Objective: To assess parental stress levels of mothers of children less than 6 years old with eczema and compare these levels with those reported for other chronic childhood illnesses.
Methods: Mothers were recruited from hospital-based out-patient clinics (55%) or while their child was an in-patient (45%) for management of eczema. Maternal stress was measured utilising the Parenting Stress Index-Long Form (PSI) in 33 mothers. The severity of the eczema at the time of interview was documented by the Eczema Area and Severity Index (EASI) score and the Investigators’ Global Assessment (IGA) score.
Results: The children with eczema had a mean age of 2.8 years. Mothers of children aged 5 years or less with eczema exhibited significantly higher total stress scores (mean PSI 259.6, 95% CI 244.9 to 274.3) as compared to mothers of normal children (PSI 222.8, 95% CI 221.4 to 224.2) and children with other chronic disorders such as insulin-dependent diabetes (PSI 218.1, 95% CI 204.7 to 231.6) and profound deafness (PSI 221.7, 95% CI 206.4 to 237.0). Stress scores in the parental domain (138.2, 95% CI 128.9 to 147.6) did not differ significantly from the scores of parents of children with severe disabilities such as those requiring home enteral feeding (135.2, 95% CI 129.3 to 141.1) and those with Rett syndrome (132.8, 95% CI 125.0 to 140.6).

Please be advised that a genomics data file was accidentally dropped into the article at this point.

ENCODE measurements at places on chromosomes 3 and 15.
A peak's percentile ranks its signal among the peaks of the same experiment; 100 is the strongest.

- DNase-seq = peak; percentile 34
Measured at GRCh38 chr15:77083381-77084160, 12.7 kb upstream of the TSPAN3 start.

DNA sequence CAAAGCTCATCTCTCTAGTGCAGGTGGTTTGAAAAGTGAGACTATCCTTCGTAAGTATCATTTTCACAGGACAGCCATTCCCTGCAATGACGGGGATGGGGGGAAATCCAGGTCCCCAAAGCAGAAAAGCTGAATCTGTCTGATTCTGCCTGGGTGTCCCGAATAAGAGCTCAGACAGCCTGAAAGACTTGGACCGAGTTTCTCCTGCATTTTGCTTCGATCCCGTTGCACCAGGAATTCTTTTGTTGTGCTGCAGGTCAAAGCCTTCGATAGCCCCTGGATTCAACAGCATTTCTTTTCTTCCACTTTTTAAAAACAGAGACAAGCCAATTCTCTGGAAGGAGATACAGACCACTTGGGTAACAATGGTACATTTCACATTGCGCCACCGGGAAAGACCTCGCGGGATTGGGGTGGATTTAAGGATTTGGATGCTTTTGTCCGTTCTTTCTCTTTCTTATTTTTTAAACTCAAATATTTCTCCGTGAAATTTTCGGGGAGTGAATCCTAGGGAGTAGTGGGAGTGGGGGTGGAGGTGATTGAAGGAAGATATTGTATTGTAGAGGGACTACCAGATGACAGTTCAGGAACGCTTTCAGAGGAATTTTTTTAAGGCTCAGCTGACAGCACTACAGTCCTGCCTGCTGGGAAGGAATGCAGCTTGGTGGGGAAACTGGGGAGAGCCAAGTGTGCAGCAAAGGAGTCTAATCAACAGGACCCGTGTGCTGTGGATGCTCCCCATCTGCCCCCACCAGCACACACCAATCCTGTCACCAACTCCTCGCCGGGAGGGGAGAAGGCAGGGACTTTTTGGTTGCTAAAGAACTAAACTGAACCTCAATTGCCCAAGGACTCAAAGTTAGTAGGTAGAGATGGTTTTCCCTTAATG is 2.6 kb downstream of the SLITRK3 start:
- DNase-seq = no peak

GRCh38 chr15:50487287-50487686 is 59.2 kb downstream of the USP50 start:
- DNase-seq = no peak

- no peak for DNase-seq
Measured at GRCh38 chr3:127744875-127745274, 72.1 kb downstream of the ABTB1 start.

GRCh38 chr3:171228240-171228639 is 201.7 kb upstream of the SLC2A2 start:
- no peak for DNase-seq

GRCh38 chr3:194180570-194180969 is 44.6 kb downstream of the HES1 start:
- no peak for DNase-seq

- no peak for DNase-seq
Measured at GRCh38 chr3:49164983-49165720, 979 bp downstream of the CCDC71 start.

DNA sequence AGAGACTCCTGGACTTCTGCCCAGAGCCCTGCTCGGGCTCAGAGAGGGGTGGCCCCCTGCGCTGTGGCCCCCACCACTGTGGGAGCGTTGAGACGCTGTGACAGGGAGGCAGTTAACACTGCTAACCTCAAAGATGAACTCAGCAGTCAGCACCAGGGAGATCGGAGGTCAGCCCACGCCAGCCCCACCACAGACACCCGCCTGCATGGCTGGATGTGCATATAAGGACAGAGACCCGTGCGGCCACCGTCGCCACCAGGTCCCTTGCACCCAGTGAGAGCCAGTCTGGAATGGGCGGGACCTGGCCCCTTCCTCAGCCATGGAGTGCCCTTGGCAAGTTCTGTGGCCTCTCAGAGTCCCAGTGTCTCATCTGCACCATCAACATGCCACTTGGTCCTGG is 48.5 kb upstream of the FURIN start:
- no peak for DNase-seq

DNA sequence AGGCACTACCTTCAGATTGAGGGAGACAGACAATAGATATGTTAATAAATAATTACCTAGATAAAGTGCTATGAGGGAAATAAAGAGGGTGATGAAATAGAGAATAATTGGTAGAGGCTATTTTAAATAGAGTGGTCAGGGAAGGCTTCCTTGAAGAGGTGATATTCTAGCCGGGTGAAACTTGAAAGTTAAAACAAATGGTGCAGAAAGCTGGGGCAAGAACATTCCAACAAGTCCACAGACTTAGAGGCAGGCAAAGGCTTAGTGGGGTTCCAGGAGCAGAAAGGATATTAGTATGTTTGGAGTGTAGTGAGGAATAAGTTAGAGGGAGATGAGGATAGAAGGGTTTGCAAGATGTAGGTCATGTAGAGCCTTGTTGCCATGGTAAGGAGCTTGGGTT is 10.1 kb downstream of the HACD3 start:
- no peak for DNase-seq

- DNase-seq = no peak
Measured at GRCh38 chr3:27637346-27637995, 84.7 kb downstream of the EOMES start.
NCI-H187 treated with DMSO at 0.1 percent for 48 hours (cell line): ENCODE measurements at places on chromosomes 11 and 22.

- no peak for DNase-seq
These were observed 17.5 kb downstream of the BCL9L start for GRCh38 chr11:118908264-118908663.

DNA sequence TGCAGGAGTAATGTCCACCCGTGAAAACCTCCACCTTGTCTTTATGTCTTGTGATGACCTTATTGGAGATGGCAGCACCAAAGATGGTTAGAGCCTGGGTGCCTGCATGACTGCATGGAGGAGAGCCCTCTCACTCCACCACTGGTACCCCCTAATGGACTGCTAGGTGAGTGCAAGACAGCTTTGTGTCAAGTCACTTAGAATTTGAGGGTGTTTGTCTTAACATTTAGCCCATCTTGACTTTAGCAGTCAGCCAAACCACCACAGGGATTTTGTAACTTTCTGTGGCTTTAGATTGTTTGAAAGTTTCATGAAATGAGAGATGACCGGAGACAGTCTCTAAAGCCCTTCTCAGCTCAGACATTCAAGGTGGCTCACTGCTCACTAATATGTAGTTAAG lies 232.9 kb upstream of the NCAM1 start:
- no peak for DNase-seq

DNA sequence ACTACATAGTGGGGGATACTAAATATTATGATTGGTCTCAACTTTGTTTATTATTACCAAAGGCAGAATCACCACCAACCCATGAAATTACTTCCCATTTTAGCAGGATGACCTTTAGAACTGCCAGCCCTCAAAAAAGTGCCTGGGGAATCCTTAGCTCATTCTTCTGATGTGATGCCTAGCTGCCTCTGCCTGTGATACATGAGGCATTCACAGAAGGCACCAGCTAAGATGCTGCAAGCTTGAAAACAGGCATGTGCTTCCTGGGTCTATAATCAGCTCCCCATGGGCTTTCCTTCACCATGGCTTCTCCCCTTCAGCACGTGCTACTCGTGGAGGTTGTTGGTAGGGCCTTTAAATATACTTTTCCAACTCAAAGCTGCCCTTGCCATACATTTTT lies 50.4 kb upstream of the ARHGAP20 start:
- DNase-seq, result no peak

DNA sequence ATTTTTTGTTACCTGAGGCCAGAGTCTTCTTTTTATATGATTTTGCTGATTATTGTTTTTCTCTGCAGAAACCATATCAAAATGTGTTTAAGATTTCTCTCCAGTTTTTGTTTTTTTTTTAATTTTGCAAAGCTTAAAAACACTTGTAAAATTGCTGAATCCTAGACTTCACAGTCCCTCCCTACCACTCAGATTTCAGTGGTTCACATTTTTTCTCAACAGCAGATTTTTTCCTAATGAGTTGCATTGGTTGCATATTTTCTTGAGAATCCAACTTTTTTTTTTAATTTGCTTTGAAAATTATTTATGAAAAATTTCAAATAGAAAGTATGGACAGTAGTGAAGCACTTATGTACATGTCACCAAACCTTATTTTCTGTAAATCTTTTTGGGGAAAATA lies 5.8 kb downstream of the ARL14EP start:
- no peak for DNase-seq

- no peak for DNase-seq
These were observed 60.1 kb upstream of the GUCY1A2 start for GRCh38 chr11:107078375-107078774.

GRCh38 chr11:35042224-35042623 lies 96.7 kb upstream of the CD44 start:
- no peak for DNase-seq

Conclusions: Moderate to severe childhood eczema should be regarded as a significant illness in which maternal stress is equivalent to that associated with the care of children with severe developmental and physical problems.
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- EASI, Eczema Area and Severity Index
- IDDM, insulin-dependent diabetes
- IGA, Investigators’ Global Assessment
- PSI, Parenting Stress Index-Long Form
- SES, socio-economic status
Atopic eczema is a common childhood disorder with a prevalence of 10–16% in westernised countries.1 Caring for a child with moderate to severe eczema involves a rigorous skin treatment regime, adjustments to family lifestyle, and financial and social costs,2–6 which all can place substantial demands on the caregivers. Mothers are usually the primary caregivers and carry the major burden in caring for a child with a chronic condition.7 Stress will arise if mothers perceive that they cannot adequately cope with these burdens.8
There is little literature documenting the stress experienced by mothers who care for a child with eczema. Most studies have examined the impact of atopic dermatitis on the child, family functioning and quality of life, with a few studies examining the parent–child relationship. Studies that have reported on the experiences of mothers indicate that they describe themselves as more depressive, hopeless and anxiously overprotective.9 They report feeling stressed about their parenting skills, being less efficient in disciplining their child, and less likely to feel socially supported.10